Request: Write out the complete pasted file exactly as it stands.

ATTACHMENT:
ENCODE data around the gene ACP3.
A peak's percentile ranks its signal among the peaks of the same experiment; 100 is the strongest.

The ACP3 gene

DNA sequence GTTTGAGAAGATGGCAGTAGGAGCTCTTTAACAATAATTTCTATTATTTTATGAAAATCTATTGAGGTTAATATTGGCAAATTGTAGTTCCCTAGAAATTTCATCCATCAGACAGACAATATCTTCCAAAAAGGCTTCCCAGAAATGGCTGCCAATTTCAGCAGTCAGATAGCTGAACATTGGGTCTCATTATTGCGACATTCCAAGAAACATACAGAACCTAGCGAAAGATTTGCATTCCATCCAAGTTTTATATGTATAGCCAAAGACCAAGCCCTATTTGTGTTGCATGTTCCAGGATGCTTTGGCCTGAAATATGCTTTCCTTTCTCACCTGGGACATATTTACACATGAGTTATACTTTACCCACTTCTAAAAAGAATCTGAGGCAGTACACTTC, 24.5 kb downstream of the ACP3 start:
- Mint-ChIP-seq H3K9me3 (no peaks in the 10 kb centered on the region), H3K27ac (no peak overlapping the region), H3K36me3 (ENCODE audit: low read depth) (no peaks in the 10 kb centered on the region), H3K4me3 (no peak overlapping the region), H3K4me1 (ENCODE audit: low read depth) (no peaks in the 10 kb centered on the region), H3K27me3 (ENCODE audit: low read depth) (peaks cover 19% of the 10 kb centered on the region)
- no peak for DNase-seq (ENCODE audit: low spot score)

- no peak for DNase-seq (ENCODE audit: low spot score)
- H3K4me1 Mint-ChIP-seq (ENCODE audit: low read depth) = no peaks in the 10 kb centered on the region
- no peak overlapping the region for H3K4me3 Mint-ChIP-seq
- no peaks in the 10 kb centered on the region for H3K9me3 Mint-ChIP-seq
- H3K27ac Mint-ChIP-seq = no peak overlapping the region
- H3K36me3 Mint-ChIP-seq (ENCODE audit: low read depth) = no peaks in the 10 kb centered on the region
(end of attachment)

ENCODE data around the gene ACP3.
A peak's percentile ranks its signal among the peaks of the same experiment; 100 is the strongest.

The ACP3 gene

DNA sequence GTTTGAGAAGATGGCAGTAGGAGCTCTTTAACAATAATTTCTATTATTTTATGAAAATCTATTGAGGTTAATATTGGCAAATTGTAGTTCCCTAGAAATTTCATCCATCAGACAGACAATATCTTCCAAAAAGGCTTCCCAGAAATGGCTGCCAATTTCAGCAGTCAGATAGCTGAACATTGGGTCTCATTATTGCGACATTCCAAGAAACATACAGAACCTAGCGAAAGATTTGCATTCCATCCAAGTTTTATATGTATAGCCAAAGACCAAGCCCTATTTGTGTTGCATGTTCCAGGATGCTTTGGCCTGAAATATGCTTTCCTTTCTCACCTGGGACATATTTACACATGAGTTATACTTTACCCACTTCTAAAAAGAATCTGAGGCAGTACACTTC, 24.5 kb downstream of the ACP3 start:
- Mint-ChIP-seq H3K9me3 (no peaks in the 10 kb centered on the region), H3K27ac (no peak overlapping the region), H3K36me3 (ENCODE audit: low read depth) (no peaks in the 10 kb centered on the region), H3K4me3 (no peak overlapping the region), H3K4me1 (ENCODE audit: low read depth) (no peaks in the 10 kb centered on the region), H3K27me3 (ENCODE audit: low read depth) (peaks cover 19% of the 10 kb centered on the region)
- no peak for DNase-seq (ENCODE audit: low spot score)

- no peak for DNase-seq (ENCODE audit: low spot score)
- H3K4me1 Mint-ChIP-seq (ENCODE audit: low read depth) = no peaks in the 10 kb centered on the region
- no peak overlapping the region for H3K4me3 Mint-ChIP-seq
- no peaks in the 10 kb centered on the region for H3K9me3 Mint-ChIP-seq
- H3K27ac Mint-ChIP-seq = no peak overlapping the region
- H3K36me3 Mint-ChIP-seq (ENCODE audit: low read depth) = no peaks in the 10 kb centered on the region